Pre-election campaigning takes aggressive tone towards marginal social groups

Photo: CTK

One aspect of campaigning for local elections this autumn has been a noticeably aggressive tone against groups on the margins of society. While a right-wing proposal to move homeless people to a camp on the outskirts of Prague has drawn a great deal of comment, posters for left-wing parties declare “zero tolerance for junkies” or “get rid of the homeless”. But is this just the kind of tough talk characteristic of politicians ahead of elections? That’s a question we put to political analyst Jiří Pehe.

Social Democrats' billboard - 'Why should I feel sorry that I am a part of the national majority?',  photo: CTK
“I think they are really trying to appeal to the lowest common denominator because they think that at the local, municipal level, this is one of the approaches that could help them win some voters. But at the same time I think that the largest parties especially are betrying their traditional electorate by doing this.”

Which parties and in what way?

“Well I think the Social Democratic Party and the Civic Democratic Party, regardless of what we think of them, are basically modern political parties: the Social Democrats are, in a way, a typical European social democratic party, the Civic Democrats a typical conservative party. And such parties in Europe do not use the kinds of fear mongering strategies and tactics that we see in this campaign. So it is indeed partly a result of the fact that these upcoming elections will be municipal elections, and they are appealing to a different kind of voter than usual.”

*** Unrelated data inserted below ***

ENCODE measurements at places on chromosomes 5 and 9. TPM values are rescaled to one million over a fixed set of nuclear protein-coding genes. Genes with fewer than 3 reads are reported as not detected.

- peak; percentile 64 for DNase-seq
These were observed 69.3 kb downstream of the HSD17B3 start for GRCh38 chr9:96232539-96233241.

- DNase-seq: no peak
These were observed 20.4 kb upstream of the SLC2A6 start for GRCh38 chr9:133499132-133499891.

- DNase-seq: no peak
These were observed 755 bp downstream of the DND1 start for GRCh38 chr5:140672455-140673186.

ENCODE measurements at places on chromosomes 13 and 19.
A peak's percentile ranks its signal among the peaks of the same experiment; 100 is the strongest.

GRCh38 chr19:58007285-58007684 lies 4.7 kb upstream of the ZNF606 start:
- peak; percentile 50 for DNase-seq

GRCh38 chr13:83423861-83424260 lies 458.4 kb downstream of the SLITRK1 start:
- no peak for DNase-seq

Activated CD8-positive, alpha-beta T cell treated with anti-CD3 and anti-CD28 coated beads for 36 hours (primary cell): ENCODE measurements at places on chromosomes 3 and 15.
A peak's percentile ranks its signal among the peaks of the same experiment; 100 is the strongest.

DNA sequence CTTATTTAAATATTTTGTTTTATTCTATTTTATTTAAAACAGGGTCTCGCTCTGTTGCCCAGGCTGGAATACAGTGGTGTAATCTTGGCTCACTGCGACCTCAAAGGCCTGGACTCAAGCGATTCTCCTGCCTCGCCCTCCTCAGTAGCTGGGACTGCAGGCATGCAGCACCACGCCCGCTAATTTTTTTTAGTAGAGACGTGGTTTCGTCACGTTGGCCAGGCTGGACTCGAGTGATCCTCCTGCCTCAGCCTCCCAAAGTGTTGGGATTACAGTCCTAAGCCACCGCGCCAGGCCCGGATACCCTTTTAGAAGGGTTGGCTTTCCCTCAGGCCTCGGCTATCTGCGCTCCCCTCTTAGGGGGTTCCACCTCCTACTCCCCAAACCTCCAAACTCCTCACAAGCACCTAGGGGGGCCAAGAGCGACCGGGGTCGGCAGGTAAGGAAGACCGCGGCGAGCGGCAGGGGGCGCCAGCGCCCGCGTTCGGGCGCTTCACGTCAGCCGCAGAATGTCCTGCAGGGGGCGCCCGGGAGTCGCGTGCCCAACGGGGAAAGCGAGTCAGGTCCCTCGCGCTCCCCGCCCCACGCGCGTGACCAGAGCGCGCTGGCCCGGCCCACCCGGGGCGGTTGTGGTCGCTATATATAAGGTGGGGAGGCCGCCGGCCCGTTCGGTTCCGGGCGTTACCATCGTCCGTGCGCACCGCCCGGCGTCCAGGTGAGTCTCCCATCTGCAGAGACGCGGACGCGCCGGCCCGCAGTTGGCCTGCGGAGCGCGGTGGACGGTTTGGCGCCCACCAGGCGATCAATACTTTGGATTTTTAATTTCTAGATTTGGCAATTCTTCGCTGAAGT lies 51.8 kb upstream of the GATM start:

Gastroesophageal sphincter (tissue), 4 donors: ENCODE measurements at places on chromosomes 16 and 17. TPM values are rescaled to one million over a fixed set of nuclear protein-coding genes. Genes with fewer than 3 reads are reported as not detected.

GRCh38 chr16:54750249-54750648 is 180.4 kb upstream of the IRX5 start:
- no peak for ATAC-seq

Another thing we’re seeing is that the parties are attacking each other less in their political advertisements. Do think it’s that same kind of negativity that we’re used to but creeping in in a different way?

“Well I think that most political parties have decided to abandon the kind of strategy that obviously didn’t work before parliamentary elections in May. It seems that Czech voters are fed up with this kind of approach, and the parties are trying to refrain from such strategies, at least in these upcoming elections. But at the same they are using new populist strategies such as attacks on minorities and socially weak groups, and that is new to some extent in Czech politics and we have to see if that will work or not for them.”

That’s exactly my last question: do you think it will work or do you think it will backfire on them?

“I personally think it will not really work for these parties that are using strategies of populism and creating fears, simply because they are appealing to the kind of voter who will not turn out to vote in the fall elections. This kind of strategy works with people with lower educations, who are themselves socially weak, and I think that such voters will simply not come to the polls in the fall. So I don’t see why political parties think that this could bring them increases in their popular support.”